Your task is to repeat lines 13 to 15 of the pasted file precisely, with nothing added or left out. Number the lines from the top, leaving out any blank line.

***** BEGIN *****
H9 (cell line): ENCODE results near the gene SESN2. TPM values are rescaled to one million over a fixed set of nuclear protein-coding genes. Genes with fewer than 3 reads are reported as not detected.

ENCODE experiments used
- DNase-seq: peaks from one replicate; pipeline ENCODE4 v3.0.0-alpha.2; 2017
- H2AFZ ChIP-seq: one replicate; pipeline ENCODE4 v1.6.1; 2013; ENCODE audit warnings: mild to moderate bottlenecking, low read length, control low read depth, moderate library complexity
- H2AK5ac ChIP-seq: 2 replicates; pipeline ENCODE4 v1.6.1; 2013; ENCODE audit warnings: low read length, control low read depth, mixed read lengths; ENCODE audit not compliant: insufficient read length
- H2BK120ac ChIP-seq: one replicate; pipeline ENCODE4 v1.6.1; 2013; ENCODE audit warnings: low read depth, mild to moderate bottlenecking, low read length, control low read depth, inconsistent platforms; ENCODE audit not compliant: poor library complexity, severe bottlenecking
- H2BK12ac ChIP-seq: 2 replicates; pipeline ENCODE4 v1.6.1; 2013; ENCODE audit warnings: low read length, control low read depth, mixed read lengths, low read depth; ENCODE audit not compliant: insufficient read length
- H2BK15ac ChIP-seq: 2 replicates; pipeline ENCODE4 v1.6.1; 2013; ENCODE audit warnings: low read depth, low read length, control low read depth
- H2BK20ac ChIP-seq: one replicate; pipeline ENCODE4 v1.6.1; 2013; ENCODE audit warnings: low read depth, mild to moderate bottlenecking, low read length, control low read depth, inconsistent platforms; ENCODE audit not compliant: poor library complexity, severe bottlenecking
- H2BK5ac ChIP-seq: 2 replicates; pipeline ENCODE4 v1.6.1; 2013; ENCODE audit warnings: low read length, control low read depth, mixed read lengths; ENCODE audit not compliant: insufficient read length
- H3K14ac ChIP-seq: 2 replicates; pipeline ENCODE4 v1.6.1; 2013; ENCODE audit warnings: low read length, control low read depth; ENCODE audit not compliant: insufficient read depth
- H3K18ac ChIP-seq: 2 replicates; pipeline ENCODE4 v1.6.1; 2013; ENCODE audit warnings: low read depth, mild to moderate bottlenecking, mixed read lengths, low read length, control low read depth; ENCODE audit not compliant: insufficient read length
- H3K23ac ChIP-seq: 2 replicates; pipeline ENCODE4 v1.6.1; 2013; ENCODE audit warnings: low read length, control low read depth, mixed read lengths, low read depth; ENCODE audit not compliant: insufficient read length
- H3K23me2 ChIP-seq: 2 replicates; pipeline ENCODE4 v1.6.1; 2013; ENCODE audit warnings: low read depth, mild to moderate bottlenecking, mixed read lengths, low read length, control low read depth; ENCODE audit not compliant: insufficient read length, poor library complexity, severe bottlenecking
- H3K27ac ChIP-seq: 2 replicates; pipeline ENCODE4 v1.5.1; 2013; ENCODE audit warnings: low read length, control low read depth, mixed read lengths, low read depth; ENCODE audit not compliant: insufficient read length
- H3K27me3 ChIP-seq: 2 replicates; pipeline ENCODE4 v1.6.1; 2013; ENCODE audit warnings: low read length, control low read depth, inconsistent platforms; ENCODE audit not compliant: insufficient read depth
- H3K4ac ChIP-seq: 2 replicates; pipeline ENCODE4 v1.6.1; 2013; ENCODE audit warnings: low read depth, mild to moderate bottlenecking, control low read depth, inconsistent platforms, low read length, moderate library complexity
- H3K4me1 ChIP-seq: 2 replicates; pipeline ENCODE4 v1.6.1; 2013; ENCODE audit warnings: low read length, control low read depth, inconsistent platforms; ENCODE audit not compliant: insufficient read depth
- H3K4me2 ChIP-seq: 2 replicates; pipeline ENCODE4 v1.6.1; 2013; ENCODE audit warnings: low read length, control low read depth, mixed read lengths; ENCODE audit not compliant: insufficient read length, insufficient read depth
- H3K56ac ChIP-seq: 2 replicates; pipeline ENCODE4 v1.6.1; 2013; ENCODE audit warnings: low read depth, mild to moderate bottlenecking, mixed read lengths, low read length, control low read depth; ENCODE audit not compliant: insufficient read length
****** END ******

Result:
- H3K23ac ChIP-seq: 2 replicates; pipeline ENCODE4 v1.6.1; 2013; ENCODE audit warnings: low read length, control low read depth, mixed read lengths, low read depth; ENCODE audit not compliant: insufficient read length
- H3K23me2 ChIP-seq: 2 replicates; pipeline ENCODE4 v1.6.1; 2013; ENCODE audit warnings: low read depth, mild to moderate bottlenecking, mixed read lengths, low read length, control low read depth; ENCODE audit not compliant: insufficient read length, poor library complexity, severe bottlenecking
- H3K27ac ChIP-seq: 2 replicates; pipeline ENCODE4 v1.5.1; 2013; ENCODE audit warnings: low read length, control low read depth, mixed read lengths, low read depth; ENCODE audit not compliant: insufficient read length